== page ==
There is a chorus of people who claim to have found joy, tranquility and a host of other benefits—attributing their life change to a variety of sources or activities. Are any of these claims valid? How can we know? It is true that our experiences are considered anecdotal or “soft” evidence. Is it so subjective that it doesn’t prove anything? Consider the following illustration from Josh McDowell, as discussed in Evidence that Demands a Verdict (San Bernardino: Here’s Life, 1979), pp. 327-328:
For example, let’s say a student comes into the room and says, “Guys, I have a stewed tomato in my right tennis shoe. This tomato has changed my life. It has given me a peace and love and joy that I never experienced before.” …It is hard to argue with a student like that if his life backs up what he says… A personal testimony is often a subjective argument for the reality of something… There are two questions or tests I apply to a subjective experience. First, what is the objective reality for the subjective experience, and second, how many other people have had the same subjective experience from being related to the objective reality?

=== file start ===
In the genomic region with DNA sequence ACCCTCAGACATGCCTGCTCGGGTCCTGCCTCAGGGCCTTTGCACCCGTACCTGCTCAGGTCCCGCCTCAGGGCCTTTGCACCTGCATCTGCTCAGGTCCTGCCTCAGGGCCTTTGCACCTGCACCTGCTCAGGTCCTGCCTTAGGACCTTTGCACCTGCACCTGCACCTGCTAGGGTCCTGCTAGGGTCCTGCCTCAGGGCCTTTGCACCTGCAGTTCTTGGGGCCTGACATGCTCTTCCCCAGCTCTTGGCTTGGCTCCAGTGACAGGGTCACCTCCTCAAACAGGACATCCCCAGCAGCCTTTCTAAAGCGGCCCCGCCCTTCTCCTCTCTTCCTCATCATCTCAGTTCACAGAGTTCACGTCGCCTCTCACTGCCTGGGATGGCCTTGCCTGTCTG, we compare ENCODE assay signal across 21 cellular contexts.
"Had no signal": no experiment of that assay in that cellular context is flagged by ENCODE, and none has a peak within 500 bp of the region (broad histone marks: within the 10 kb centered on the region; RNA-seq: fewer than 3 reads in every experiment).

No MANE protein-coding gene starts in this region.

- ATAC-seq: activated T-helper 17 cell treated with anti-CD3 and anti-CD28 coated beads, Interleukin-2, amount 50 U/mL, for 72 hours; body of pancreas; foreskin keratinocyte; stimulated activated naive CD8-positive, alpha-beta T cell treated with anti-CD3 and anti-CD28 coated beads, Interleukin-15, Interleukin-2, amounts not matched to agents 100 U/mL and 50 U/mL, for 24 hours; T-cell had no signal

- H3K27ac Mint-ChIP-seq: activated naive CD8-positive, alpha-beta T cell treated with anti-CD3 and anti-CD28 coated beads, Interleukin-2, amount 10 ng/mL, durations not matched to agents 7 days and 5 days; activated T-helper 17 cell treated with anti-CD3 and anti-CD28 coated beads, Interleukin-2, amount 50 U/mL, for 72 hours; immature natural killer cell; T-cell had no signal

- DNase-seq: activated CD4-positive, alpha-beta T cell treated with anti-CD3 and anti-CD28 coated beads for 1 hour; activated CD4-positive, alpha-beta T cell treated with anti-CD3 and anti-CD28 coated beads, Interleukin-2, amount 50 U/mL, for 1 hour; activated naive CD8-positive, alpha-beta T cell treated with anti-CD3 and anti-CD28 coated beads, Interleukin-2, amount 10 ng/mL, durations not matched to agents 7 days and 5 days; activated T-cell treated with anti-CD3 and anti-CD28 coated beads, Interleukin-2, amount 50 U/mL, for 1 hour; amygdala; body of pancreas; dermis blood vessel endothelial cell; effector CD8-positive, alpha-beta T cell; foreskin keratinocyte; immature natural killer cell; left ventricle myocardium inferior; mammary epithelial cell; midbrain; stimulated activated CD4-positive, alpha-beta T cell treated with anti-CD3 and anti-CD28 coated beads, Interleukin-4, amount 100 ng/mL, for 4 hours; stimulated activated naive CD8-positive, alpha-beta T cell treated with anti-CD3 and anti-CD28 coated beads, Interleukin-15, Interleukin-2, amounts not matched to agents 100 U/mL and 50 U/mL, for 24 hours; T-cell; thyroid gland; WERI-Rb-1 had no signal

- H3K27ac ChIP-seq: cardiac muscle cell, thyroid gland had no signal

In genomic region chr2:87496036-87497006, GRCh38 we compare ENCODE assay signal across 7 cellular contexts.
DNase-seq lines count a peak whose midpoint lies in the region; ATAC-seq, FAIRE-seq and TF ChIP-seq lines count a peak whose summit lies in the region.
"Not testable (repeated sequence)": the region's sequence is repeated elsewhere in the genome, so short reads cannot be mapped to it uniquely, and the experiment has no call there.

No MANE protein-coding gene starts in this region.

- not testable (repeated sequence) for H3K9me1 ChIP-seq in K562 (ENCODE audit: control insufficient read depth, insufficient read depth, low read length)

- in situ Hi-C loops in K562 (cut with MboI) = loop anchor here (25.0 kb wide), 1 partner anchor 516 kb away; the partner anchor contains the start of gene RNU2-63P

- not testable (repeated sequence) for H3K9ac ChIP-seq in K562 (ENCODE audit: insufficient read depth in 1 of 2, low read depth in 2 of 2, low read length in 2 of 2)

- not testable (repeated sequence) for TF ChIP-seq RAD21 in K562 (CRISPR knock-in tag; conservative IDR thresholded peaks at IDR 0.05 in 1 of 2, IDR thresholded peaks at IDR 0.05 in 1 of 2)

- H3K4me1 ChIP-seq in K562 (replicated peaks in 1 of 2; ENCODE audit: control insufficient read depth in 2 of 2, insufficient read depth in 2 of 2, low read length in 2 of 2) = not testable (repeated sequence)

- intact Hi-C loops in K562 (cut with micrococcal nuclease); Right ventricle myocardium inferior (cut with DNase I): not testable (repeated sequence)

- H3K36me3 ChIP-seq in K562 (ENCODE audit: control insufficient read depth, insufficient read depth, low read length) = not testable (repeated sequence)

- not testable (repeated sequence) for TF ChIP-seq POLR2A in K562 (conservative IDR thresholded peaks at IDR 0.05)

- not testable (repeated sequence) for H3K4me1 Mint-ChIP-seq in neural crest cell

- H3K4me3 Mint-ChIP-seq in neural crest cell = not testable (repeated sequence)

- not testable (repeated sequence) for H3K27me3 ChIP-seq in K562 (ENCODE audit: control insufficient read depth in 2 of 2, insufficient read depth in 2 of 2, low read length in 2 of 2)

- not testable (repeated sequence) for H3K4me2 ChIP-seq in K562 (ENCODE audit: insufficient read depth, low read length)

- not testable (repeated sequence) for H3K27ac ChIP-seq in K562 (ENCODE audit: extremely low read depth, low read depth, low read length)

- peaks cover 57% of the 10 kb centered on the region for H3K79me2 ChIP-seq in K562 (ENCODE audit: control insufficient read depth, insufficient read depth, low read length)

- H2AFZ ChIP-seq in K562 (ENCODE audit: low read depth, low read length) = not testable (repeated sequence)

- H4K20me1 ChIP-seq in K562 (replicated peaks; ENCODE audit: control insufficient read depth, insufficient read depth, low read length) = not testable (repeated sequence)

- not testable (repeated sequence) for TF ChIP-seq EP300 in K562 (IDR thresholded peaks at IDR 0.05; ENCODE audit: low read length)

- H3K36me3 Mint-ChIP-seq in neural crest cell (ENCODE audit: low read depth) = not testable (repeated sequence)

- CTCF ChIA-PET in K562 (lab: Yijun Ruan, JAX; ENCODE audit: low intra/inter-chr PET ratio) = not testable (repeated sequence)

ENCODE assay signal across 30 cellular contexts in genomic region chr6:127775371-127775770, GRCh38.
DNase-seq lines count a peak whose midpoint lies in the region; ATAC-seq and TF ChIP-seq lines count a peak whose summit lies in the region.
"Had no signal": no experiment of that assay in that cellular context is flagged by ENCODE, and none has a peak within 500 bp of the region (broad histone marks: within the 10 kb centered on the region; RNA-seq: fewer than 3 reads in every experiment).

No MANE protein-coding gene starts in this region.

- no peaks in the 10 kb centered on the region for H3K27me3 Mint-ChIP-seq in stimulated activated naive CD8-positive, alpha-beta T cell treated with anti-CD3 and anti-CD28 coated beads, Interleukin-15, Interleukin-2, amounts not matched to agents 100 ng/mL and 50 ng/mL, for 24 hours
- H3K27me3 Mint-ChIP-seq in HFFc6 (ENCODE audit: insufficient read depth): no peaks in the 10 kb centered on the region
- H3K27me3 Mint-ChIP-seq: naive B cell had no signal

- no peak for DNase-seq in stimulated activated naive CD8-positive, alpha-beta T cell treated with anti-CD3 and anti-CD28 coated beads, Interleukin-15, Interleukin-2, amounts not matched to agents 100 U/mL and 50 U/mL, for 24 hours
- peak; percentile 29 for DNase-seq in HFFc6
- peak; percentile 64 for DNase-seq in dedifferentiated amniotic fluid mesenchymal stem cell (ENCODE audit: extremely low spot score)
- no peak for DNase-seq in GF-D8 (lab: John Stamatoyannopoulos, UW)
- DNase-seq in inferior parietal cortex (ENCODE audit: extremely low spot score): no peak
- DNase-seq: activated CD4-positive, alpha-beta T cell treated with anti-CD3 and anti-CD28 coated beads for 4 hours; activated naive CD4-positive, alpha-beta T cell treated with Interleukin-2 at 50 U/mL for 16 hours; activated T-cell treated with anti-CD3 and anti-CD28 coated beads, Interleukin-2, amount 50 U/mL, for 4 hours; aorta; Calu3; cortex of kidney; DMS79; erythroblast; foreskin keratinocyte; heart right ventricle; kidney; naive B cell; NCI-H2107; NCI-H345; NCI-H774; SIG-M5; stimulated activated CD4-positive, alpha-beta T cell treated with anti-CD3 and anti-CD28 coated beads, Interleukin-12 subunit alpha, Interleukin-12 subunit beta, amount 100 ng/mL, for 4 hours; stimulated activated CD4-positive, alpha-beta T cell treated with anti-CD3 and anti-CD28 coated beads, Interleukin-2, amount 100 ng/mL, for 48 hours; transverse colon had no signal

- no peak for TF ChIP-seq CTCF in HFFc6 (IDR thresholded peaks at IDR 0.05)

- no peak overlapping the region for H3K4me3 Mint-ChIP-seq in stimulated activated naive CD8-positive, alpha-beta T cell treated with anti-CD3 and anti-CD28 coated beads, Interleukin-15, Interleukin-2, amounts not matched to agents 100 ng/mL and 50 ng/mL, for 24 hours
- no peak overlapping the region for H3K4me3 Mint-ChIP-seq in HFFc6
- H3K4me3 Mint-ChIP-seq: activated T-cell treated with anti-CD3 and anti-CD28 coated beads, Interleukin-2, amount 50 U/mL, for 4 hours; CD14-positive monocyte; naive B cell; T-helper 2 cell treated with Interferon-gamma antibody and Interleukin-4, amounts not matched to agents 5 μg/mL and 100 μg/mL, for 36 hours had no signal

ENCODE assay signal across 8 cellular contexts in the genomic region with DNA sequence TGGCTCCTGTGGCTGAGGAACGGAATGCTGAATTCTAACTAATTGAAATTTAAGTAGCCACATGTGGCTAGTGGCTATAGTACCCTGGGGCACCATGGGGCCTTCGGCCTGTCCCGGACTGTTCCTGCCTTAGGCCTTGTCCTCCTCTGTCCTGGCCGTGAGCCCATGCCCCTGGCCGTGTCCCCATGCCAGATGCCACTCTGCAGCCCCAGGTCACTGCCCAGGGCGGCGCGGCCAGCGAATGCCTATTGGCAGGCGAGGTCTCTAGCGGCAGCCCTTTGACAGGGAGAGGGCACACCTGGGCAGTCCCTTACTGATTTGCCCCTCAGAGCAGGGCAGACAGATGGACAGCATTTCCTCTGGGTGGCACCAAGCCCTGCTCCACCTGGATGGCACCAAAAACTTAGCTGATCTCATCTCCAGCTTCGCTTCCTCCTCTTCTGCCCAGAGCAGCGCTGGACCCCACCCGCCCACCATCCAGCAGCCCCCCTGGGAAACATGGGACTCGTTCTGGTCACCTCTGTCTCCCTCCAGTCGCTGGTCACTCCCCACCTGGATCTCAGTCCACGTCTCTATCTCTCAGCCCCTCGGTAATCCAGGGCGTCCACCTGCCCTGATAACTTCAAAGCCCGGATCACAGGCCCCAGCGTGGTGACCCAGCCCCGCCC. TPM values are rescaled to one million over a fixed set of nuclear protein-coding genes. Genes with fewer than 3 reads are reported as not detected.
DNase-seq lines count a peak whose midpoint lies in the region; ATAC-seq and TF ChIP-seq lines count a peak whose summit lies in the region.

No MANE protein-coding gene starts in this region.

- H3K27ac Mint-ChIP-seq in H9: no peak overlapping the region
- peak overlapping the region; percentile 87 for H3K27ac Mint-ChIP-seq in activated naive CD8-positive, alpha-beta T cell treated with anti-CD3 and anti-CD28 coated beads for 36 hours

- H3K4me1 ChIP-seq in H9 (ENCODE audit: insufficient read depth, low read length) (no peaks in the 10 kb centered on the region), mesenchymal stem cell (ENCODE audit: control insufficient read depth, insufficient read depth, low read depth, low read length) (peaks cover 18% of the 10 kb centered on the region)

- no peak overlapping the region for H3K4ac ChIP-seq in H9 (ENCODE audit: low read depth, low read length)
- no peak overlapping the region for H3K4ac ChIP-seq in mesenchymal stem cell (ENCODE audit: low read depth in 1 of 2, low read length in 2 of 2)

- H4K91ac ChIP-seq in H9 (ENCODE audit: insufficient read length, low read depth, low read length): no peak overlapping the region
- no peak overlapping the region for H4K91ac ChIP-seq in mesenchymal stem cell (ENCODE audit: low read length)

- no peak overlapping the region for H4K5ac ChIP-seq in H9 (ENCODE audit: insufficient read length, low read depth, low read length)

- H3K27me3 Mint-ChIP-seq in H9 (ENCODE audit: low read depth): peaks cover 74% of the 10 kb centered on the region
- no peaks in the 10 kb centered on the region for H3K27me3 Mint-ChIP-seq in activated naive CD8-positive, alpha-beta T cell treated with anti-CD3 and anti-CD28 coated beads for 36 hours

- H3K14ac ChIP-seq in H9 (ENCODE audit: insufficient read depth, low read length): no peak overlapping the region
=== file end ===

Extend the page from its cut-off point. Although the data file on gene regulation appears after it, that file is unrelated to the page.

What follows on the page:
When asked how he accounts for his life change, the student would answer, “A stewed tomato in my right tennis shoe.” To find even one other person in the entire world who has had a similar life change as a result of a stewed tomato in their right tennis shoe is improbable. The objective reality is more than a little suspect when it cannot be verified repeatedly in the lives of others.
On the other hand, when a Christian is asked for the objective reality that has resulted in a significant subjective life change, he/she would answer, “The person of Christ and His resurrection.” How many others share this same result from a relationship with Jesus Christ? The evidence is overwhelming. There are millions of people from every nationality and profession who have experienced this kind of positive life change. As William Wilson, a former dean of clinical neurophysiology exclaims (Decision magazine, October 1977):
Doing research in Christian experiences, I was impressed with what conversion achieved. In fact, I was astounded. Drunkards were turned into sober people; heroin addicts into nonusers; depressed people into well-regulated people; angry people into gentle, kind people; fearful people into brave people; self-centered, prideful people into humble, loving people.
Such broad confirmation greatly increases the validity of the life-changing claim of faith in Jesus.